From Nowhere to Everywhere


From Nowhere to Everywhere

By: Mica Allan

'Sipp og Hoj' by Þórunn Árnadóttir.

Published in the 2014 January-March issue of Iceland Review & Atlantica – IR 01.15. Words by Mica Allen, Photos by Páll Sebastian Ziegler.

The Icelandic design world was out in full force on November 20 for the first annual Icelandic Design Award at the National Theater in Reykjavík.

Delighted by the new initiative, Sara Jónsdóttir of the Icelandic Design Center described the new award as “a long-called-for project.”

Sara hopes that it will “cast a spotlight on quality design and architecture in Iceland, as well as raise the overall ambition within the field and serve as an important international platform for Icelandic designers and architects.”

Presented by the minister of industry, the aim of the Icelandic Design Award is to celebrate new work produced by a designer or design team, an architect or studio and to recognize achievement and excellence.

A five-member jury from the Icelandic design world decides the winning entry who consequently receives the prize of ISK 1 million (USD 8,000).

The Catalyst

Beating 100 entries and three shortlisted nominees, the winner, Designs from Nowhere, was created and led by filmmaker Karna Sigurðardóttir and design curator Pete Collard. The winning entry is a collective work by designers Max Lamb, Þórunn Árnadóttir, Julia Lohmann and Gero Grundmann.

Created in collaboration with local companies in a collection of towns in East Iceland, the project uses something Iceland has in abundance: nature.

According to the jury, the winning team’s creations showed a “connection of people, places and material sources” that resulted in “a dynamic dialogue from which new material outcomes derived.”

The inception of Designs from Nowhere started in September 2012 at the conference ‘MAKE it Happen’ in East Iceland, an event bringing together creative thinkers, designers and cultural leaders to explore the development of future projects in the region.

This proved to be the catalyst for the four winning designers who went on to develop a series of workshops in 2013, culminating in Designs from Nowhere.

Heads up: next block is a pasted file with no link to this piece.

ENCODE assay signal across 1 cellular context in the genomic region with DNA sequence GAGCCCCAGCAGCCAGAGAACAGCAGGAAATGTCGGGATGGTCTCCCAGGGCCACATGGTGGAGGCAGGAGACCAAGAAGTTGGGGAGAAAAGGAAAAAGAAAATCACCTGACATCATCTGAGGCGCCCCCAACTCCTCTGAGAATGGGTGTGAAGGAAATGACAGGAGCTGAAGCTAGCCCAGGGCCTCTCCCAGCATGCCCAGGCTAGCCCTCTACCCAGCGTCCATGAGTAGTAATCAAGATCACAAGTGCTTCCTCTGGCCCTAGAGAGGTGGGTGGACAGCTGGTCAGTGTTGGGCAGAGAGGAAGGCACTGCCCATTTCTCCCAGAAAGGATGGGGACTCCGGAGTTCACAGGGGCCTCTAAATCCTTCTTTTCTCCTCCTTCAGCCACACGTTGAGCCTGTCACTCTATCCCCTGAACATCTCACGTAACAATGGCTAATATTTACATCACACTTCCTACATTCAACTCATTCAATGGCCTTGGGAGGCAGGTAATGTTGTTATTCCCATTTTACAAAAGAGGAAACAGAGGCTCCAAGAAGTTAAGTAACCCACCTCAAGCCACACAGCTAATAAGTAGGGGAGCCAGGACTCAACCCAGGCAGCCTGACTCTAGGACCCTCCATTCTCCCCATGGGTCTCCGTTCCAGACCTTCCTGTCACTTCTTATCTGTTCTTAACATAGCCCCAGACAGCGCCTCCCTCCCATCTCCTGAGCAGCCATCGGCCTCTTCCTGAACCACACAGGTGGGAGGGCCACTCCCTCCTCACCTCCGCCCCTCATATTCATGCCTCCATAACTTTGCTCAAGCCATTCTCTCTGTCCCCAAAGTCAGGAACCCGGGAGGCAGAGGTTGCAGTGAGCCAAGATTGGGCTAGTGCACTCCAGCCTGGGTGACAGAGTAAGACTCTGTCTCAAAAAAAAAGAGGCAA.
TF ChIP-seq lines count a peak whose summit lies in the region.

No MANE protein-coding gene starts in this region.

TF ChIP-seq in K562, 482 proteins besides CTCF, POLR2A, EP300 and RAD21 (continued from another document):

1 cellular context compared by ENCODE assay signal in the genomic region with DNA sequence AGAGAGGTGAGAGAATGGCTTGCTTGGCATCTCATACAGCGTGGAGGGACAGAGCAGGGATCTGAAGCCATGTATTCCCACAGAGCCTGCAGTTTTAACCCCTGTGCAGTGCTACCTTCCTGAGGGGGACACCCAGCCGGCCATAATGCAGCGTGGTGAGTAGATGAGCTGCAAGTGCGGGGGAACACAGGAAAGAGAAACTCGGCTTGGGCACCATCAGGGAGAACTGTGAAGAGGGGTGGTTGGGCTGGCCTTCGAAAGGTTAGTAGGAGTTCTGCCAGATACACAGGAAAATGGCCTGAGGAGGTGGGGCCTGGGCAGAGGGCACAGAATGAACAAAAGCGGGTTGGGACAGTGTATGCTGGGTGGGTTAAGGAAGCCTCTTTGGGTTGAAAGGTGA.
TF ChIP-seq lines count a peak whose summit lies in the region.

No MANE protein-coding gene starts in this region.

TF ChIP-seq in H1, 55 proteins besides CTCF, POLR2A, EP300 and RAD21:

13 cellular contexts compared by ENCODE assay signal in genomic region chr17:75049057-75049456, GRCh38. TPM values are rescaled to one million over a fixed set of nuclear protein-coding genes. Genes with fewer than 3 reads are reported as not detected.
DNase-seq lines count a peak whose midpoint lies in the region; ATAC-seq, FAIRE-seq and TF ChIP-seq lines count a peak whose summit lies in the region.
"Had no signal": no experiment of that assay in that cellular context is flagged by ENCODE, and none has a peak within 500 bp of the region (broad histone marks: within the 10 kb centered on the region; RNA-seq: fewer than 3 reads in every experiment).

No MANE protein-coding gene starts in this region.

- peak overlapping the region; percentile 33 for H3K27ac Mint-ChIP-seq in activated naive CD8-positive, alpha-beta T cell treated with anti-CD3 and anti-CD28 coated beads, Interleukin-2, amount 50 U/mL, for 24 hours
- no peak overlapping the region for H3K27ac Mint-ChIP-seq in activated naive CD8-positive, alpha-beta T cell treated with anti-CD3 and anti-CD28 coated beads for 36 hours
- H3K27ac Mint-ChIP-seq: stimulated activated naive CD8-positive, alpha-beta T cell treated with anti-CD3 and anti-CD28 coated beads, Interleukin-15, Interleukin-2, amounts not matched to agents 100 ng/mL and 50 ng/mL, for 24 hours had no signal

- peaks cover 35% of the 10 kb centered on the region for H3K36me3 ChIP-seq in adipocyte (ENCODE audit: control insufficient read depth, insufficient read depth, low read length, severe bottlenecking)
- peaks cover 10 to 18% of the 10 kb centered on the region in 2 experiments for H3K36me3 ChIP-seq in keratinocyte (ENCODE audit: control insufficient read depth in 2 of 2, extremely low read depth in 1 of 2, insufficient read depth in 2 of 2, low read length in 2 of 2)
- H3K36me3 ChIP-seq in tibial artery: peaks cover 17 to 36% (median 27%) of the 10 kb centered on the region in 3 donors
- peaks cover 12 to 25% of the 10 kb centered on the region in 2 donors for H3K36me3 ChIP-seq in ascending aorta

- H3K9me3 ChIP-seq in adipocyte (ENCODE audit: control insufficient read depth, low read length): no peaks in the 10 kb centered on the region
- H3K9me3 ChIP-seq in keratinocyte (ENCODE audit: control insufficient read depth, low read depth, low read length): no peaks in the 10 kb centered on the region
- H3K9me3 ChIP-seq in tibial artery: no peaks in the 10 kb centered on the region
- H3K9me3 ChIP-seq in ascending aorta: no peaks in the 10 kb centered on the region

'Lagarfljótsormurinn' train made from driftwood and reindeer antler. By Gero Grundmann and Marcus Nocte.

Using a range of materials, the winning pieces capture the essence of Iceland, having one foot in its rich heritage, celebrating its natural resources, and one foot in the future, where innovation is key and clouds no longer just indicate the weather.

Appropriately, the design processes involved traditional techniques and innovative approaches.

Old and new materials used were quintessentially Icelandic; representing the ocean with fishing nets, seaweed and driftwood, and representing the land with reindeer antler and volcanic rock.

Far and Wide

The winners brought with them a wealth of experience from designing in Iceland, the UK, Japan, Australia, China, South Korea and Croatia. Their work on Designs from Nowhere gave them the opportunity to become familiar with East Iceland, develop new skills and to partner with locals.

Working with material from the ocean, Þórunn embarked on net-making with the support of master net maker Þórhallur Þorvaldsson in Eskifjörður and Julia and Gero gathered driftwood and seaweed from the coastline of Borgafjörður eystri and developed its use with the support of Þorpið, a design and development project in Egilsstaðir.

Using materials from the land, designer Max combed the hills in the Djúpivogur area, acquainting himself with the geology of the region with the guidance of geology expert Vilmundur Þorgrímsson.

Designs from Nowhere has been shown at a design conference in Moscow and at the London Design Festival.

Exploring the process behind its creation, a 30-minute documentary film recounts the experiences of the designers as they developed their award-winning project.

Given that the aim of the Icelandic Design Award is to “bring focus to the importance and quality of Icelandic design and architecture” it seems that the winning design has already begun to be showcased at an international level and started to elevate Icelandic design.

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